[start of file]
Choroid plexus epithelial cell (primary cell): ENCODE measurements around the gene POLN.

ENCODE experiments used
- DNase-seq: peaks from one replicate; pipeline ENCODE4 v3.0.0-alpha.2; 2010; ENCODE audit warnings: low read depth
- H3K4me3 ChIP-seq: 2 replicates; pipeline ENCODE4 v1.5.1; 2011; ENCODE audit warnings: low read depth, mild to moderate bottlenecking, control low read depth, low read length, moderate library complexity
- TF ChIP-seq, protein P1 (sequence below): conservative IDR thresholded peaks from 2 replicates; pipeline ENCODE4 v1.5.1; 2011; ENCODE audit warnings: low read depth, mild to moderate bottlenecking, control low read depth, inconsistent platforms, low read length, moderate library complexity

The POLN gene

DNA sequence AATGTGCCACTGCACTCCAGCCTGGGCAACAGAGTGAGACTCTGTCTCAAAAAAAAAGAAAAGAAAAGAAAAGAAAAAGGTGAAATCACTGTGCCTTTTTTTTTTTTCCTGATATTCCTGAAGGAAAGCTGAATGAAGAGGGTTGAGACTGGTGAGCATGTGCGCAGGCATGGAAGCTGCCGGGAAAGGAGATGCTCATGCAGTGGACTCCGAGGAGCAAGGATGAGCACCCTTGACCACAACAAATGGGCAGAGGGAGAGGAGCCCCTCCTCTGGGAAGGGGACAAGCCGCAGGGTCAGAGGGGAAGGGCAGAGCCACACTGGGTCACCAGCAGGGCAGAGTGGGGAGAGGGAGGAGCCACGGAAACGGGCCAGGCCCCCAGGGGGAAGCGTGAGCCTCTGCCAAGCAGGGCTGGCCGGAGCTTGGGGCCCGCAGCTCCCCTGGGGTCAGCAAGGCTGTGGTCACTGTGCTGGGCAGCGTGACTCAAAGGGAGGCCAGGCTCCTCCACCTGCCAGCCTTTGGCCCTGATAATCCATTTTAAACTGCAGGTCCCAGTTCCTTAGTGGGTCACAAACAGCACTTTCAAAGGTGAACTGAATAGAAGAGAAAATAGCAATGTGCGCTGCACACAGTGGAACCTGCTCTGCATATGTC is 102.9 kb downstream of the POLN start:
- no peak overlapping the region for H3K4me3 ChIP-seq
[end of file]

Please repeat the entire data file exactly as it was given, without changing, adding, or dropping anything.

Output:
Choroid plexus epithelial cell (primary cell): ENCODE measurements around the gene POLN.

ENCODE experiments used
- DNase-seq: peaks from one replicate; pipeline ENCODE4 v3.0.0-alpha.2; 2010; ENCODE audit warnings: low read depth
- H3K4me3 ChIP-seq: 2 replicates; pipeline ENCODE4 v1.5.1; 2011; ENCODE audit warnings: low read depth, mild to moderate bottlenecking, control low read depth, low read length, moderate library complexity
- TF ChIP-seq, protein P1 (sequence below): conservative IDR thresholded peaks from 2 replicates; pipeline ENCODE4 v1.5.1; 2011; ENCODE audit warnings: low read depth, mild to moderate bottlenecking, control low read depth, inconsistent platforms, low read length, moderate library complexity

The POLN gene

DNA sequence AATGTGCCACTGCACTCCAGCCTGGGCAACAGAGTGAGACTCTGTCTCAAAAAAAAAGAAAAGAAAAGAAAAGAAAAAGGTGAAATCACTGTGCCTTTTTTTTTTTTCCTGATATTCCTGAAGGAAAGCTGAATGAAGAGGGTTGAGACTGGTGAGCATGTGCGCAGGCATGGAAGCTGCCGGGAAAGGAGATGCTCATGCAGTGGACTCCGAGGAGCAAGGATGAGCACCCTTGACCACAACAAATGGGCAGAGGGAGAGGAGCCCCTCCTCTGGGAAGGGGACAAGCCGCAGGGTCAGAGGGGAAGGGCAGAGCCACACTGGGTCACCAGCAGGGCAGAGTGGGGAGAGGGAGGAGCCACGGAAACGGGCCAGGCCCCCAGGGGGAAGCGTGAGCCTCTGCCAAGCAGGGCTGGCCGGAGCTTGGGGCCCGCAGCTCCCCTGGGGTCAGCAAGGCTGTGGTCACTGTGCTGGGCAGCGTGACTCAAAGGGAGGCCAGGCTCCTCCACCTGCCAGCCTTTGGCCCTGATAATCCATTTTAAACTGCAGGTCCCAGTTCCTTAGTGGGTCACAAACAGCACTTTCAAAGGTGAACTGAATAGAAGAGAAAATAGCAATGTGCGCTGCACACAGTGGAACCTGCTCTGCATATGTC is 102.9 kb downstream of the POLN start:
- no peak overlapping the region for H3K4me3 ChIP-seq